Instead we are flooded with pictures and images that depict the “perfect” Christmas celebration.  Everyone gets the “perfect” gift.  Everyone enjoys being in each other’s company because they are all part of the “perfect” family.  They share the “perfect” meal in their “perfect” clothes, and as we gaze upon these things, it is easy to find ourselves get caught up in that first window, trying to imagine our own “perfect” Christmas.  And so we will run ourselves ragged doing whatever it takes to bring this “perfect” Christmas out of that first window of ideals and into that second one of reality, without anything being lost in the translation.  But you know the reality of it, don’t you?  It doesn’t work.  Something always goes wrong.  That’s why movies like Christmas Vacation are so funny.

            Despite what the advertisements will tell us, Christmas is not about having the “perfect” family with their “perfect” gifts and “perfect” dinner enjoy and celebrate the “perfect” holiday celebration.  Rather Christmas is quite ordinary, in fact it is probably a little too ordinary for comfort, and it is a little bit dirty and could even be considered a little nasty. 

            I think a lot of people have in their minds an expectation of a “perfect” first Christmas.  Everything is neat and clean and glorious, because God is involved and why would God be involved in something that is anything but neat and clean and glorious?  After all he is holy and perfect and he set up all these rules about clean and unclean and he asks for the best and the first fruits and all that stuff.  So how can we possibly associate God with anything that would be…well ordinary?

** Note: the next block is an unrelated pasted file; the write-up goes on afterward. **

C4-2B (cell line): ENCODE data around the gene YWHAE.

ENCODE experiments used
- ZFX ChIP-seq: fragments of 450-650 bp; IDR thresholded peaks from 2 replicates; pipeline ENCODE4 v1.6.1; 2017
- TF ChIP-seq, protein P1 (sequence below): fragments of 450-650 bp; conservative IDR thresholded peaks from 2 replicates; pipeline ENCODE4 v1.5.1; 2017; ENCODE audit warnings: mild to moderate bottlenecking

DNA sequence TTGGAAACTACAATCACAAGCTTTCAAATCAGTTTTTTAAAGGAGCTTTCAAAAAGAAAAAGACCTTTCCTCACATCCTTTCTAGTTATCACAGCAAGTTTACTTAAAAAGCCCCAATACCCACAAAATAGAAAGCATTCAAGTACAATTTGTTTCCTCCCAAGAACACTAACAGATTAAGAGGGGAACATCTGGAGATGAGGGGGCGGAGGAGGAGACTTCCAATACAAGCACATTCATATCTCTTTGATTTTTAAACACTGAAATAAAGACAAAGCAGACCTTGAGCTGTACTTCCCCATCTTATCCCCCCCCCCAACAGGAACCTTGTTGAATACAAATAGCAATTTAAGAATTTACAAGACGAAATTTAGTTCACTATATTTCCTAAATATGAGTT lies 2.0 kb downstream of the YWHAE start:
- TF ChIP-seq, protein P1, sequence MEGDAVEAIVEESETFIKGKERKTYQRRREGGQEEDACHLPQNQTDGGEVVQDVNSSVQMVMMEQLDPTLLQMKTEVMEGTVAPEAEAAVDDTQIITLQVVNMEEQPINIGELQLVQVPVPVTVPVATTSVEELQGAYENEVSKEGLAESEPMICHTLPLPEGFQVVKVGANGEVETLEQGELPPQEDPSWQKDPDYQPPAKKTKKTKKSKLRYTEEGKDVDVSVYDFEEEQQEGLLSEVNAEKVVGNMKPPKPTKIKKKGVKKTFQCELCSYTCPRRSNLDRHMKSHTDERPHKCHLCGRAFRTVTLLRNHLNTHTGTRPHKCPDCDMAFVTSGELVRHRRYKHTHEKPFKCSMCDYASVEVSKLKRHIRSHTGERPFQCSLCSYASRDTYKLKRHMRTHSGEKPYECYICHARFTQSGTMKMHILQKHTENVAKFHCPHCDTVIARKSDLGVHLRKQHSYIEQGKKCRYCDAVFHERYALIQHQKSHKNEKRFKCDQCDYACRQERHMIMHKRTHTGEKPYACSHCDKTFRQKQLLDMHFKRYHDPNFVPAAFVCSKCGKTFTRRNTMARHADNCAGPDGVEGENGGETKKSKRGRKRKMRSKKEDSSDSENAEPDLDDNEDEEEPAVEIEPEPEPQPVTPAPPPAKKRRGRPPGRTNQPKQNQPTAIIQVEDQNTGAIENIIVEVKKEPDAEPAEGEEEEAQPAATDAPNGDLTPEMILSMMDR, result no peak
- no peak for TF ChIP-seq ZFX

And yet, that is exactly what Christmas is.  You see the first Christmas did not happen in that first window of ideals and high expectations.  It certainly took place in that second window of reality.  And in fact, if you weren’t in know about what really was going on, you would probably call it a disaster.  Because here you have a young girl, unmarried, and suddenly she is pregnant.  In due time, she and her new husband, a much older guy, go on a long road trip to a tiny little town, and they don’t have much of a place to stay and wind up putting their newborn baby in a manger, because there was no room in the inn.  And if you have ever experienced a birth, you know that it is not exactly the neatest and cleanest of experiences, although it is amazing.